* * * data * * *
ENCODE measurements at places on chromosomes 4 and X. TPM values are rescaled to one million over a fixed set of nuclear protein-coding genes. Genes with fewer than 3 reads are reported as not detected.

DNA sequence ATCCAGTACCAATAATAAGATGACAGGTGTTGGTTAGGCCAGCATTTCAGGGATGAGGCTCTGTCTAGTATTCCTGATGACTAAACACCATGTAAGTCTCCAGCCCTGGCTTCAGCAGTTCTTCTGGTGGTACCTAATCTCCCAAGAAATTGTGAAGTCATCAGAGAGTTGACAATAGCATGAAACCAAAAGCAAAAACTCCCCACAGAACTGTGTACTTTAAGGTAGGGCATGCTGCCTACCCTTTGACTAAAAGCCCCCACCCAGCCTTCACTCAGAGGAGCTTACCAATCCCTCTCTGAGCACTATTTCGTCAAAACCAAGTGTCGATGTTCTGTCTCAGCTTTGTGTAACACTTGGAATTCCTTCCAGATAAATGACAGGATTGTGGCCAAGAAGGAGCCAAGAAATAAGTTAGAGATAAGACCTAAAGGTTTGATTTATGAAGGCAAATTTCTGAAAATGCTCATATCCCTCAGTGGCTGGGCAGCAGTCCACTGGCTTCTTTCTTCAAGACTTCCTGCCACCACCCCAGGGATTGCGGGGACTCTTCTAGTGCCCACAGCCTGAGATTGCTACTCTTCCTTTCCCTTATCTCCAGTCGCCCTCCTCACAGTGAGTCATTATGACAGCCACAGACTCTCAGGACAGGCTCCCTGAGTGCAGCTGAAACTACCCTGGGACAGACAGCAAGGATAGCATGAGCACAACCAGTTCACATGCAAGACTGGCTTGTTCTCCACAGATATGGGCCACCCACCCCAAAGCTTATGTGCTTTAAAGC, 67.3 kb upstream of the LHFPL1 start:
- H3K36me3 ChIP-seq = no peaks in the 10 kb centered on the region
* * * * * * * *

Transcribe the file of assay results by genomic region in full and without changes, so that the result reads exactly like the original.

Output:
ENCODE measurements at places on chromosomes 4 and X. TPM values are rescaled to one million over a fixed set of nuclear protein-coding genes. Genes with fewer than 3 reads are reported as not detected.

DNA sequence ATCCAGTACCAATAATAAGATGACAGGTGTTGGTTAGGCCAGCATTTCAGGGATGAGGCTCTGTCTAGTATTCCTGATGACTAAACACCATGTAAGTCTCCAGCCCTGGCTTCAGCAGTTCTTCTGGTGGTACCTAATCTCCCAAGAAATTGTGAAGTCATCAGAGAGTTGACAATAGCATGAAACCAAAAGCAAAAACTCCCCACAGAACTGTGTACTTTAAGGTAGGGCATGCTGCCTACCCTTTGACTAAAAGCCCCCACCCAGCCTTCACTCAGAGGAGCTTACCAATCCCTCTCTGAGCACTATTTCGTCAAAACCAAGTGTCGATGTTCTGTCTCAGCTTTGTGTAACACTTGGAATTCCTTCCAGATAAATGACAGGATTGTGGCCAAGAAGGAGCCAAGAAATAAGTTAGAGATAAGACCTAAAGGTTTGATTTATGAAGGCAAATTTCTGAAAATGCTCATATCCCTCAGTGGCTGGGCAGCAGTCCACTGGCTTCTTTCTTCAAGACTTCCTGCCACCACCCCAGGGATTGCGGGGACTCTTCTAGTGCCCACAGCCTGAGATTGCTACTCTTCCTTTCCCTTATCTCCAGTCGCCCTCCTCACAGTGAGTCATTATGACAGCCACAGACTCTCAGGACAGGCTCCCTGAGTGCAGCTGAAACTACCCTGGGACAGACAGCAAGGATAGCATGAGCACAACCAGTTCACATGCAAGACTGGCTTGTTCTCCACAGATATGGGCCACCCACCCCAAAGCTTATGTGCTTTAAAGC, 67.3 kb upstream of the LHFPL1 start:
- H3K36me3 ChIP-seq = no peaks in the 10 kb centered on the region